Better progress after slow start to season

As we move deeper into August and the main growing season, it’s possible to make an early assessment of how our gardening efforts are panning out.

By Tom Pattinson
Saturday, 21st August 2021, 8:00 am
Updated Saturday, 21st August 2021, 1:04 pm
The large fruits of bramble Loch Ness. Picture by Tom Pattinson
The large fruits of bramble Loch Ness. Picture by Tom Pattinson

Although projects, activities and planning never cease, I do recognise a gardening year which starts and ends in line with the calendar. So, this is the equivalent of a half-term report.

There was a slow start to our season, with lingering frost, deeper into negative figures than usual for this garden. It took one or two plant prisoners and delayed progress outdoors. Growth was slow to begin with. Chitted early potatoes planted over the Easter period took well over one month to appear above soil level, but having done so, quickly got going, and continue delivering a good crop. This year has shown once again the value of starting vegetables off in cell trays and pots, then planting them out with strong roots and top growth when the weather allows.

An extended period without rain did little to encourage developing ornamental and edible crops. Then as we resolved to maintain growth momentum with regular watering, there was a request on the local media to avoid using hosepipes – most unusual for this region. Then came the rain. Some vegetable crops have delivered on time, others have been slower to respond, but we are getting there.

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Raspberries galore. Picture by Tom Pattinson

Potatoes, early salad crops, perpetual spinach, mange tout peas, courgettes and broad beans were the highlight of July, and August has brought garden peas, runner beans. onions and sweet corn to the table. Each has reached the regular benchmark in terms of performance so, there’s a feeling of achievement.

We are currently removing spent top growth of ‘The Sutton’ broad bean and sugar snap pea ‘Deliket’. Both have performed well and the crop surplus has been blanched, bagged up and consigned to the freezer. The leguminous roots of both these plants host nitrogen-fixing bacteria, so they are left in the soil to enrich it. When cooked, ‘Deliket’ was a revelation, its pods remaining stringless and tender even when filled with peas – it’s a certainty for next year’s seed order.

Clearing these two crops has created space for more winter vegetables. I raised ‘Musselbrough’ leeks in a cell tray, a tiny pinch of seed to each section.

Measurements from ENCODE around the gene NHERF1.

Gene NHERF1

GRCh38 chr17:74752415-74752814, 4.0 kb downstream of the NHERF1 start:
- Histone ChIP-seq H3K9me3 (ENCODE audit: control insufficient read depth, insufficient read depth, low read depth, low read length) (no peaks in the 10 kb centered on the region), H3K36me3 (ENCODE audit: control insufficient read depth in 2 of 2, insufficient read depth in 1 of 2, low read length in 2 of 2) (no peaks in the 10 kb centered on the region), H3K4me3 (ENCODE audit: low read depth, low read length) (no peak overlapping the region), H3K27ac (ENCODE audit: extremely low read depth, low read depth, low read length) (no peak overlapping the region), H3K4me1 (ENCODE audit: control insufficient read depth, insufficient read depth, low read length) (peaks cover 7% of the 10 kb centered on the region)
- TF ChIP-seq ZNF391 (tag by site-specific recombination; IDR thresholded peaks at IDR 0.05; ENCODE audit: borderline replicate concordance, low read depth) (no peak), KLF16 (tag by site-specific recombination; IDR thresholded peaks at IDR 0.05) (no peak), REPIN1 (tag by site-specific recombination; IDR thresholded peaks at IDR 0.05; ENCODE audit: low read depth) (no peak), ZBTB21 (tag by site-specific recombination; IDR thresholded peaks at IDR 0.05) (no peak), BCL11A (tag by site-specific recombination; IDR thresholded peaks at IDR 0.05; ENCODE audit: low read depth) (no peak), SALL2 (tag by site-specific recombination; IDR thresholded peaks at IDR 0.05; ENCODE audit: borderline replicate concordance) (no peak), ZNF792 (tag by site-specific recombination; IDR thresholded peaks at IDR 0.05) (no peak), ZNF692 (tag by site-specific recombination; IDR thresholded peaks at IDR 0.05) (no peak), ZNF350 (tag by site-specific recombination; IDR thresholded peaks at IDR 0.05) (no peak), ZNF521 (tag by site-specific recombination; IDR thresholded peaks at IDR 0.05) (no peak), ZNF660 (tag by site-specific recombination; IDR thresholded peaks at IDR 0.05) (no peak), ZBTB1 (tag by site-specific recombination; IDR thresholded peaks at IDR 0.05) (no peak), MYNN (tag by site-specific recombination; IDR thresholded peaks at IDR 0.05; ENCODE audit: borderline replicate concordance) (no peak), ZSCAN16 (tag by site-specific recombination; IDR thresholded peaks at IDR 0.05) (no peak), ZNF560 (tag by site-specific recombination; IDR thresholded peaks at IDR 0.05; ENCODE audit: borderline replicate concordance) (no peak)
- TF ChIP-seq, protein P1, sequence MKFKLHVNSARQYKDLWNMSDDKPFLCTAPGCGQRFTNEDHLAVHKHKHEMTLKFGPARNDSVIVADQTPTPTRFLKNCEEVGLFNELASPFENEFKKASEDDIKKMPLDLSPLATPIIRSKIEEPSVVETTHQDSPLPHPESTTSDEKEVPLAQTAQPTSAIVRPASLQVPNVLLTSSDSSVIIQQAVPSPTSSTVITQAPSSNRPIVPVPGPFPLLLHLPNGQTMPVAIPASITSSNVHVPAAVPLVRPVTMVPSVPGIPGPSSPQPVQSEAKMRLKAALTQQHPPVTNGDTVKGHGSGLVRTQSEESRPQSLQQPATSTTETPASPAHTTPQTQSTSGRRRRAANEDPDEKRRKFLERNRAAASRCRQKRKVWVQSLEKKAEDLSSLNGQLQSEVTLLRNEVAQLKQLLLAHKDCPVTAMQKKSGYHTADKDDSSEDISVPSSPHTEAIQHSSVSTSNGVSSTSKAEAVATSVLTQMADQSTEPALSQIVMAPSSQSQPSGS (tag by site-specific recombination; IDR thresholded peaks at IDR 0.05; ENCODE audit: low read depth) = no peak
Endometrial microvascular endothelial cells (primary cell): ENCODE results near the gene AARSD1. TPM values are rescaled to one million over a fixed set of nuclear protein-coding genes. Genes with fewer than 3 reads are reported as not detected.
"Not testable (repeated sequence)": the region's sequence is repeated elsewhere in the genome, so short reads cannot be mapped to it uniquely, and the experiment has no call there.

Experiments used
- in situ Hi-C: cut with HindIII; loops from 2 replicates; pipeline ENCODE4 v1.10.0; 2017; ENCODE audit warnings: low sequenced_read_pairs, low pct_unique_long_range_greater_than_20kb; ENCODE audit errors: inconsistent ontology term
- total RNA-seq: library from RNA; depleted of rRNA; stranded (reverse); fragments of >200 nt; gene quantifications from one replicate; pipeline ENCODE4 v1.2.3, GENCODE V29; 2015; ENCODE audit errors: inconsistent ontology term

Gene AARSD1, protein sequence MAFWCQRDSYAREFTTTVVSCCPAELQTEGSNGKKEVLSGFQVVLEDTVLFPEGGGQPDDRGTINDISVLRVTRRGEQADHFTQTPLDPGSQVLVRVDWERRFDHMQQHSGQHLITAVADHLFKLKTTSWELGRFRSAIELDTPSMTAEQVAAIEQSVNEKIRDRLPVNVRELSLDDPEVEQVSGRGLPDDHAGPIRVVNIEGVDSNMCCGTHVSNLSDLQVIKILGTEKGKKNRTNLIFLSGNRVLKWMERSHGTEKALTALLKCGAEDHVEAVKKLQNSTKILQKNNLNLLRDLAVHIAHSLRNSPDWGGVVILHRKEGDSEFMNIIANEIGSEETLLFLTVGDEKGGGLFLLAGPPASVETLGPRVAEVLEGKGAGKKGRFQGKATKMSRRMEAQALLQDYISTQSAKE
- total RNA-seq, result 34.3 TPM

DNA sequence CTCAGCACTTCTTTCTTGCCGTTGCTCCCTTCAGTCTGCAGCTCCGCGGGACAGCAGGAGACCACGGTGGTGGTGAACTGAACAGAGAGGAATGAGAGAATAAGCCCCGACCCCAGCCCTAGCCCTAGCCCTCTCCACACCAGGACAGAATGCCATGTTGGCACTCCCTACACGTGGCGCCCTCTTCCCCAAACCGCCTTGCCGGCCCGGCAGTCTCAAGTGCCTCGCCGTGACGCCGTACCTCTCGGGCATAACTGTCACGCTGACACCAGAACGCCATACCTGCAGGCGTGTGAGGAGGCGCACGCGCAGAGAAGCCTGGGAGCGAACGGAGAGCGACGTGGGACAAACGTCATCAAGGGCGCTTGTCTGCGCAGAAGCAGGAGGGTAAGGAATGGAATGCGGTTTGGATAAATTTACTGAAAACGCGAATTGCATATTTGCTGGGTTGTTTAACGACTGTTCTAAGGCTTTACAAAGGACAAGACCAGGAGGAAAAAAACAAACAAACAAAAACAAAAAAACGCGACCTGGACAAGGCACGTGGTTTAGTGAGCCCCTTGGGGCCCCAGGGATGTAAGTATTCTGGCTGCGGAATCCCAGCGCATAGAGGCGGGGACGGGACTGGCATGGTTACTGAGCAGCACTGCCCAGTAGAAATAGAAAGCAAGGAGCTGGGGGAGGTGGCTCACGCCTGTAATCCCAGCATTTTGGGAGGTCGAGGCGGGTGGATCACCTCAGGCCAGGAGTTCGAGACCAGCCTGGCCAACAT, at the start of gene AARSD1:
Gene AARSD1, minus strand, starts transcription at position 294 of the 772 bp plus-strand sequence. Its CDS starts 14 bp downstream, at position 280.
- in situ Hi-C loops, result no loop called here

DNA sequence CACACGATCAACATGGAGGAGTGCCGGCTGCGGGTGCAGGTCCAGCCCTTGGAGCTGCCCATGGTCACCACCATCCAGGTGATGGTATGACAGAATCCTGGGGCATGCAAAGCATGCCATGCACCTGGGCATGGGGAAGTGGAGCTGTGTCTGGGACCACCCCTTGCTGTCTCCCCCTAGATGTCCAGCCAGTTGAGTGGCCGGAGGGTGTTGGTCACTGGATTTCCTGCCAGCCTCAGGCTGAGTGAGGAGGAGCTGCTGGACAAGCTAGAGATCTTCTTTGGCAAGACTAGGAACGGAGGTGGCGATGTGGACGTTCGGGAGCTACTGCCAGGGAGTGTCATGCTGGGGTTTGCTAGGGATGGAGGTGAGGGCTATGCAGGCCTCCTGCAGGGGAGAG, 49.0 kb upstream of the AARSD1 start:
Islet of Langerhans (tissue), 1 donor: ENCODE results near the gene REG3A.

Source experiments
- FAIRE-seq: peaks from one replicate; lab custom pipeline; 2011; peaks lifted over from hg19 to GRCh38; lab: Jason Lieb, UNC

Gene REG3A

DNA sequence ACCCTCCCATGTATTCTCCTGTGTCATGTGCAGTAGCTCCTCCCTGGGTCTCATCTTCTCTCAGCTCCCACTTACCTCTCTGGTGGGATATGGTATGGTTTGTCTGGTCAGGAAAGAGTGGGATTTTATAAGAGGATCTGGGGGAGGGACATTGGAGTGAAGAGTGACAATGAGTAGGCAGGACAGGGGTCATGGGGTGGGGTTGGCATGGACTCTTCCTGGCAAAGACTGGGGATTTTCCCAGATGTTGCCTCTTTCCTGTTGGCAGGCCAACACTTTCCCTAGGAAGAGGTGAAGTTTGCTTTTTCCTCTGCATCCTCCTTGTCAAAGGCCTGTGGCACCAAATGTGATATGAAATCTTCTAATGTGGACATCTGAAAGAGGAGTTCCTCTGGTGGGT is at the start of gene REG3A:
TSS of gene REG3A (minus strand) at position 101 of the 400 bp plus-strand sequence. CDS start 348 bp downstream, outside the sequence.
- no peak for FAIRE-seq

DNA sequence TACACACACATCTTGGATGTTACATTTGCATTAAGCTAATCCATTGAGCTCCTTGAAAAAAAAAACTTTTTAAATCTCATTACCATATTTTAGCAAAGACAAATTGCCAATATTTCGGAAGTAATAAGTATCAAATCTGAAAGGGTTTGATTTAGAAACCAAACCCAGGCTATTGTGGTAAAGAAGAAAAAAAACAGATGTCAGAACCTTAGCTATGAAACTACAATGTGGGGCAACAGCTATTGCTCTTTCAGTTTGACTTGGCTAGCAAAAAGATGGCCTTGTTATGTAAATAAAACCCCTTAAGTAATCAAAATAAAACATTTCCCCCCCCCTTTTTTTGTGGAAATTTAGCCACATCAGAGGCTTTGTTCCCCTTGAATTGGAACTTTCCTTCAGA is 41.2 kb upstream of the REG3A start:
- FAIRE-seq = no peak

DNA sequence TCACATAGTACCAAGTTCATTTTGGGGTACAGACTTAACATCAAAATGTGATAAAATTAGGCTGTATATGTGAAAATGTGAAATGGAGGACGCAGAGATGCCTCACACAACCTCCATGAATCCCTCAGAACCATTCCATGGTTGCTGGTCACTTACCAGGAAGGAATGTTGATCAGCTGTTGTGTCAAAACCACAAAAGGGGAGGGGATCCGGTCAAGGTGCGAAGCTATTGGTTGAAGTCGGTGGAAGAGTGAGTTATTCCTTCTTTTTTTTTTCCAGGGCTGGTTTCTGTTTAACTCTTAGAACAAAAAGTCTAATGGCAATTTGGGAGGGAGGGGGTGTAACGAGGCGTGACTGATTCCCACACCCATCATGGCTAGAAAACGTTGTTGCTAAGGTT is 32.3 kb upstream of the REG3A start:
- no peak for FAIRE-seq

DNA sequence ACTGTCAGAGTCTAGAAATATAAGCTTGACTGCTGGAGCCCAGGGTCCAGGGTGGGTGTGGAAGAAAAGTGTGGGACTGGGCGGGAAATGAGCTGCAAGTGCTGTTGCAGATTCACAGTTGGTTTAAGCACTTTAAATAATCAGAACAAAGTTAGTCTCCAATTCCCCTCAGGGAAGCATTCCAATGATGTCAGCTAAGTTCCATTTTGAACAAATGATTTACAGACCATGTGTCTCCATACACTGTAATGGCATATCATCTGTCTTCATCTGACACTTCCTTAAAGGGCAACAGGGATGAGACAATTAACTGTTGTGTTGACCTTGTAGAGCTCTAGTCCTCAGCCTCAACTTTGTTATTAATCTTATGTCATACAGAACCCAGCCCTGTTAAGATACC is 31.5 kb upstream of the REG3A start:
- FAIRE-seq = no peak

They were potted up and some planted out in June. Now the remainder can join them!


Our soft fruits have been outstanding so far. It began with the strawberries delivering bowlfuls daily, prompting the lady of the house to reach for the jam pan with delicious lasting effect.

Most notable was the cultivar ‘Sweet Colossus’ planted two years ago. It’s first summer offering was disappointing but this time they’re bigger and better, and there are plenty of runners self-rooting.

A thornless blackberry ‘Loch Ness’ has also upped its game in terms of production and fruit size. We are growing it in association with dessert apples ‘Lord Derby’, ‘Bramley’ and ‘Scarlet Bramley’. I foresee lots of bramble and apple pie with custard over winter!

The raspberries buzzed with bee activity during those hot sunny days, securing a massive crop of fruits. Then the rain intervened positively, encouraging the swelling that precedes ripeness. There are some huge individual fruits this year. We’ve collected lots of them daily and given them space on cardboard plates that go in the freezer. They’re later transferred to bags until required.

The main crop, fruit-bearing stems will soon be spent, then we will remove them at ground level and tie in the strongest new canes to secure next year’s harvest. Meanwhile, the autumn varieties are gearing up to fruit. Some have bloom buds, others are in flower, and the first fruits are appearing on ‘All Gold’.

There’s an unbelievable crop on the redcurrant ‘Jonkheer van Tets’, with companions blackcurrant and gooseberry thriving alongside. They’ve been netting-protected so we can encourage total ripeness before picking. Although we could step in immediately after harvesting and prune them all, I prefer to wait until after leaf-fall. Then we get a full picture of which growths need to be removed. My mid-term report for the garden edibles reads ‘So far, so good!’